Machine learning gets a journal for interactive figures – Nature

Image: Goh, G. Why momentum really works. Distill (2017)

Sometimes it’s hard to understand someone else’s research through a static scientific paper. Across countless universities and companies, at whiteboards and cafeteria tables, you’ll find scientists in animated conversations explaining their research to one another, asking questions, playing around with each other’s data: in short, interacting. Across the internet in recent years, people have extended these explanations to include interactive graphics and code.

Now a web-only machine-learning journal called Distill aims to provide a formal home for these interactive graphical explanations.

Read the full story in Nature

Maestro – Tufts Magazine

A new artificial intelligence system designed at Tufts has made it faster and easier to learn to play the piano. Is it the future of education? 

Illustration by Gaby D’Allesandro

In a fourth-floor Tufts lab, a computer program was in the process of convincing a student that she was actually interacting with a human. It was spring 2015, and the student had come to the lab for a study involving a new way of teaching people to play the piano.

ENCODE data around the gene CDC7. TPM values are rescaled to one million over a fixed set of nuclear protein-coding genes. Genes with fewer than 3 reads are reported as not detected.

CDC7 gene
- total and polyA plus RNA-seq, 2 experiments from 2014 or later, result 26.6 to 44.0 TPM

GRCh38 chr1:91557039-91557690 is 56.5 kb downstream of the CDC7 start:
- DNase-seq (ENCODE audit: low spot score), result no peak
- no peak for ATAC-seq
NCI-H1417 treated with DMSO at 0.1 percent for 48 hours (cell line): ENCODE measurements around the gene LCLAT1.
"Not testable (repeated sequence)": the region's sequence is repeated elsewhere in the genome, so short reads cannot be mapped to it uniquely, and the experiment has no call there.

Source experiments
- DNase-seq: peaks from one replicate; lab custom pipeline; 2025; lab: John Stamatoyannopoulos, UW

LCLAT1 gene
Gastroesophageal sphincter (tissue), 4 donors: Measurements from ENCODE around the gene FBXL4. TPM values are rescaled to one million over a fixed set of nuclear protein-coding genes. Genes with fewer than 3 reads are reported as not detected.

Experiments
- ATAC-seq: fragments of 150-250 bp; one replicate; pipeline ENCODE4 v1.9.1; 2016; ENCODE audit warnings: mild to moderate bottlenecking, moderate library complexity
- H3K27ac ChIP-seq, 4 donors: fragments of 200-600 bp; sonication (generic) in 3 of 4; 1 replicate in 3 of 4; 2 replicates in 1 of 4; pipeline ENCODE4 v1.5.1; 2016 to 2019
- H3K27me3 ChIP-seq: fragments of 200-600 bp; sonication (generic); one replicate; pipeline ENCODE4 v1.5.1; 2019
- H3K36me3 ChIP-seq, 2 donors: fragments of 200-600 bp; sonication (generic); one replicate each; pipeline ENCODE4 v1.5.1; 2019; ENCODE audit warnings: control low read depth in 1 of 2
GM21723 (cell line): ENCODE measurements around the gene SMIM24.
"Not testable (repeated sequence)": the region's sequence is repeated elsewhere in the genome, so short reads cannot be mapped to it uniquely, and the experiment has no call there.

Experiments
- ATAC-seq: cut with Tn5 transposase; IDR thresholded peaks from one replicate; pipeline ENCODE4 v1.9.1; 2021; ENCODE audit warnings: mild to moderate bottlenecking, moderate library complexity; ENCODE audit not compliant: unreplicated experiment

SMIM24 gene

Yuksel and Oleson call their AI system Brain Automated Chorales, or BACh. It’s the first AI system to collect brain data and use that information to adapt a task for learners in real time. “It’s a huge deal,” said H. Chad Lane, an educational psychologist at the University of Illinois at Urbana-Champaign who studies intelligent technologies for learning. “No one has really successfully integrated neuroscience into interactive digital learning very well yet.”

With BACh’s flexibility, it becomes possible to envision brain-based AI tutoring systems that students could use in daily life—while doing homework, for example.

Read the full story in Tufts Magazine.